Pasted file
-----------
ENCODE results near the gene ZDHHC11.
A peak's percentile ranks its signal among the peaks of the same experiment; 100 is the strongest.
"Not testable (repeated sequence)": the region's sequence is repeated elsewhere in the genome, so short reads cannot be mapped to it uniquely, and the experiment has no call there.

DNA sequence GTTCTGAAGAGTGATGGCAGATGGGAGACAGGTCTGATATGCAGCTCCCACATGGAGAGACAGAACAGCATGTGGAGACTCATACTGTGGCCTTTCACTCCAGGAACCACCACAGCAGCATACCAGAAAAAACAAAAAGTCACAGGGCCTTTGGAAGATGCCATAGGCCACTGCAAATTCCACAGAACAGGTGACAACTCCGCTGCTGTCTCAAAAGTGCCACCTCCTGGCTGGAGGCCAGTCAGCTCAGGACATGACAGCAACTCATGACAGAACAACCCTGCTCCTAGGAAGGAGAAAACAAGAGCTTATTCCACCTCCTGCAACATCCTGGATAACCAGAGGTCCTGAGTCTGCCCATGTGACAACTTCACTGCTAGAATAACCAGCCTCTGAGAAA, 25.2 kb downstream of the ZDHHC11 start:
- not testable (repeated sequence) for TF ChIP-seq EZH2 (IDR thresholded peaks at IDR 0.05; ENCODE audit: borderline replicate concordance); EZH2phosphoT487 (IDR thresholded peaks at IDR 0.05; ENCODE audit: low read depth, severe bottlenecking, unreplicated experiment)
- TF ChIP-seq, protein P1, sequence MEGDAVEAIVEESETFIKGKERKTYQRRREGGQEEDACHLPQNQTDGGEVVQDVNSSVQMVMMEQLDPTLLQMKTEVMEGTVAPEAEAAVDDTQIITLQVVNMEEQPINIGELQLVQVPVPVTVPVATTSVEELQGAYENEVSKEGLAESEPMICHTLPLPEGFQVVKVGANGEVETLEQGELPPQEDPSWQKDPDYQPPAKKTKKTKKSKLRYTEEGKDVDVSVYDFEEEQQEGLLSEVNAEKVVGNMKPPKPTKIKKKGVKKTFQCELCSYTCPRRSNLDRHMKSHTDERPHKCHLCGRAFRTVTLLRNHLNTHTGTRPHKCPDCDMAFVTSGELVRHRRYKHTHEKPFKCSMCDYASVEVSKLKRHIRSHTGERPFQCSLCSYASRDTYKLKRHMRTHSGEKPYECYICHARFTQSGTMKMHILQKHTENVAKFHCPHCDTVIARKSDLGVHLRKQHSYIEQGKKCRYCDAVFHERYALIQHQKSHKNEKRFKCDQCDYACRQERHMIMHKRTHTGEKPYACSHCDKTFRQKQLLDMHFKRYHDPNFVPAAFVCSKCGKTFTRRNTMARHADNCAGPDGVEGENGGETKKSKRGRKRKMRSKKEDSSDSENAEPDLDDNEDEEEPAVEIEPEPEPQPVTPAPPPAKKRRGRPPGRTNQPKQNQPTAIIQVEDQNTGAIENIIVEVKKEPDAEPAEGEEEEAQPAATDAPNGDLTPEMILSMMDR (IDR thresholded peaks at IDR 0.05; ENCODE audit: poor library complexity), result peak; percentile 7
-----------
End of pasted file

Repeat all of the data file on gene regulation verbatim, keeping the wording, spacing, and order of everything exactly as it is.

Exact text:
ENCODE results near the gene ZDHHC11.
A peak's percentile ranks its signal among the peaks of the same experiment; 100 is the strongest.
"Not testable (repeated sequence)": the region's sequence is repeated elsewhere in the genome, so short reads cannot be mapped to it uniquely, and the experiment has no call there.

DNA sequence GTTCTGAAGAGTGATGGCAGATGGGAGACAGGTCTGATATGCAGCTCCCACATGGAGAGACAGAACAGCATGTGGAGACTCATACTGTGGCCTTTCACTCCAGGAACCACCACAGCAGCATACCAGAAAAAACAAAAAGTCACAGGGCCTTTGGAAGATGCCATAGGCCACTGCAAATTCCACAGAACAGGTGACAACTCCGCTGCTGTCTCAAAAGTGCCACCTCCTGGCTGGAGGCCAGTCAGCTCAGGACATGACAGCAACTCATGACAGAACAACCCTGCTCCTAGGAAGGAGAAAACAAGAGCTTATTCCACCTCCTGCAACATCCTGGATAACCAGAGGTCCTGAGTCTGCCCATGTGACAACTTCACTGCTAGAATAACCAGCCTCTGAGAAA, 25.2 kb downstream of the ZDHHC11 start:
- not testable (repeated sequence) for TF ChIP-seq EZH2 (IDR thresholded peaks at IDR 0.05; ENCODE audit: borderline replicate concordance); EZH2phosphoT487 (IDR thresholded peaks at IDR 0.05; ENCODE audit: low read depth, severe bottlenecking, unreplicated experiment)
- TF ChIP-seq, protein P1, sequence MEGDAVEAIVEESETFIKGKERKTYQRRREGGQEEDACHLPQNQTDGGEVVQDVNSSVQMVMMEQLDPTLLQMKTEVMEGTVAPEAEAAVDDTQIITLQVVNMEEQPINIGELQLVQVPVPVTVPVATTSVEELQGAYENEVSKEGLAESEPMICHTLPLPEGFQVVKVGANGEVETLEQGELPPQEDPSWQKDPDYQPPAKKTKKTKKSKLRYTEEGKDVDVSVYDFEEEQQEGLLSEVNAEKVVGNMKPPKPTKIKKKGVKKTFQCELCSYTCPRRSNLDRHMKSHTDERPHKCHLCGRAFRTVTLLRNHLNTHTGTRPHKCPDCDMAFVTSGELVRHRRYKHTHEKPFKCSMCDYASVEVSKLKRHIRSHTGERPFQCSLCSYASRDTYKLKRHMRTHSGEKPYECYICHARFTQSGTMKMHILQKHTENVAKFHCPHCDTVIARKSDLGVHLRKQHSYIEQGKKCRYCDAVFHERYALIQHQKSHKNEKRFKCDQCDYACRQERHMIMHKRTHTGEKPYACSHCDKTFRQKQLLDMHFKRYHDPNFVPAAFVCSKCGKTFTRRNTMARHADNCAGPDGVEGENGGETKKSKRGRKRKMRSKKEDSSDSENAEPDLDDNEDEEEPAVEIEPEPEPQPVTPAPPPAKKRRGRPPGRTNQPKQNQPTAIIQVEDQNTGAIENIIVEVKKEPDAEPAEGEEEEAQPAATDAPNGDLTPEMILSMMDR (IDR thresholded peaks at IDR 0.05; ENCODE audit: poor library complexity), result peak; percentile 7